What do you do when celebrities who once inspired you trade grace and morality for relevance?Tatsam Mukherjee
There was a time when Bollywood playback singer Sonu Nigam represented the future of India. In the 1990s, amid the dependable sounds of Udit Narayan, S. P. Balasubrahmanyam, and Kumar Sanu, a 20-something Nigam felt like a breath of fresh air. He was anchoring popular 1990s singing show Sa Re Ga Ma, charting out a pop career, and doing splendid imitations of his colleagues. Whether it was a patriotic song like “Sandese Aate Hai” (from 1997’s Border) or a ballad on the seven stages of love like “Satrangi Re” (from 1998’s Dil Se), his voice effortlessly matched the panache of the actors on screen. No one — especially not his young fans — could’ve predicted that he would one day sound like a venom-spewing uncle.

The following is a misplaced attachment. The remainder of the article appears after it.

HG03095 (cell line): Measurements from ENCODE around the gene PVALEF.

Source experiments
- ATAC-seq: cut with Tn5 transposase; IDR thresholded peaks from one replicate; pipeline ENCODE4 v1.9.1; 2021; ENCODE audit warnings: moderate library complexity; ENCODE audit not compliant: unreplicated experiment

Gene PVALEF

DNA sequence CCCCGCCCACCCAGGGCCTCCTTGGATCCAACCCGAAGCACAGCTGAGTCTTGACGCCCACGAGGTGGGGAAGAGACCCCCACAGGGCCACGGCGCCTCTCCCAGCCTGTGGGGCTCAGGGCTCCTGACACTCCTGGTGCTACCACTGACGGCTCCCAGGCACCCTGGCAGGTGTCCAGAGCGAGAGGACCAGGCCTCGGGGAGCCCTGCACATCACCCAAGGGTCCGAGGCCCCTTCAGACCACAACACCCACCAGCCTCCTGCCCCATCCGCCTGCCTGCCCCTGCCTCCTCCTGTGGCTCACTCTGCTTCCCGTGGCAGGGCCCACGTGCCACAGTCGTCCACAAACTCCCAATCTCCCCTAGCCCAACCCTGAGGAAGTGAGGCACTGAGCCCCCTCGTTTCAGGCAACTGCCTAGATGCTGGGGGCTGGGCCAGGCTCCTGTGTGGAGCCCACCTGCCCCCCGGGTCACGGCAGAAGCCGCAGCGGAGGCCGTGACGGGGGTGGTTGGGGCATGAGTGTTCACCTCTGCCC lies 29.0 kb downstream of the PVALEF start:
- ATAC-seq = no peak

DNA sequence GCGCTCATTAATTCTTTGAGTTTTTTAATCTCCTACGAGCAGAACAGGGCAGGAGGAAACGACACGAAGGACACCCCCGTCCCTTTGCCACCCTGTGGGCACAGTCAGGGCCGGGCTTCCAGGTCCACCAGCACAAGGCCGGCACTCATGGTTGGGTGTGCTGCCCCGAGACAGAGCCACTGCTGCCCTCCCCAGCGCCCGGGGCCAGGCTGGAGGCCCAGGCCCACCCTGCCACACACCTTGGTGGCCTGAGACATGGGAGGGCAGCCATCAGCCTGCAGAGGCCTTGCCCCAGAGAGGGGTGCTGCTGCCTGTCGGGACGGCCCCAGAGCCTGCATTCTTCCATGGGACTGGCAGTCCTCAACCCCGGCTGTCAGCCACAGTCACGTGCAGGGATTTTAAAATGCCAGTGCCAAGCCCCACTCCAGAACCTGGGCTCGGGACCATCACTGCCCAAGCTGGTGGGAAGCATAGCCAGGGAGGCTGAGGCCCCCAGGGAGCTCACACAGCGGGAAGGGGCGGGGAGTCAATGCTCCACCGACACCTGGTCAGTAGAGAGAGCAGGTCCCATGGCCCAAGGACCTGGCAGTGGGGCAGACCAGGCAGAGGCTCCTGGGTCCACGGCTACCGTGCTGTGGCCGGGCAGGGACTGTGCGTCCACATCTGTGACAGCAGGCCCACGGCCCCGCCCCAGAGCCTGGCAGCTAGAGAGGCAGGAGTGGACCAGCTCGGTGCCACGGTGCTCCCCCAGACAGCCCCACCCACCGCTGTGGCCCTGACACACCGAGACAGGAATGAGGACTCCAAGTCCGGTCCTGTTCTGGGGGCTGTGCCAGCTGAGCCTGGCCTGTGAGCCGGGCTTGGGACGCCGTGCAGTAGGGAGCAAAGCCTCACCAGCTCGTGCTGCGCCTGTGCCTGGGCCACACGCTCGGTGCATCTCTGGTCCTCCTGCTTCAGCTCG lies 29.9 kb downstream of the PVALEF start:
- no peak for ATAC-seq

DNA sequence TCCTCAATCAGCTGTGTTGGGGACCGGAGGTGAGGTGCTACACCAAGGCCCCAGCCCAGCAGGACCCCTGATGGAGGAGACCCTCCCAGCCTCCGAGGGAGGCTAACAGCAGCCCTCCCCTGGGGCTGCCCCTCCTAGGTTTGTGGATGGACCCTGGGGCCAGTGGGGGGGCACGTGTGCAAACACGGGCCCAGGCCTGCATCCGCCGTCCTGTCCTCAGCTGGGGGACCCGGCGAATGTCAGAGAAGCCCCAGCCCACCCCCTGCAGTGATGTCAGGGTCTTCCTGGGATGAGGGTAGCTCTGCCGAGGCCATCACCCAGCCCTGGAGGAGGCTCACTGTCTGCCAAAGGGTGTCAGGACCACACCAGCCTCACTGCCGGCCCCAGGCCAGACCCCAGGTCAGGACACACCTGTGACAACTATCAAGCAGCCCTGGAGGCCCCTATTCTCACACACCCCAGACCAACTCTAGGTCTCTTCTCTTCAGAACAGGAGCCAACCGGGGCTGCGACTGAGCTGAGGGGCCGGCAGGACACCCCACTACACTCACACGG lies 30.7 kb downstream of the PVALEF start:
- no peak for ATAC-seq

On February 15, 2019, Nigam posted a video on Facebook. He was weighing in on the Pulwama attack, in which 40 Indian police personnel had died the day before. In the video, Nigam speaks sarcastically, addressing the so-called “secular” criticism that the right-wing Bharatiya Janata Party-led government was blowing the incident out of proportion by calling for war: “Leave the mourning to the RSS, the BJP, the so-called believers of Hindutva, the nationalists. Instead, do what the secular folk do.” The video has over 47,000 views and 16,000 shares.
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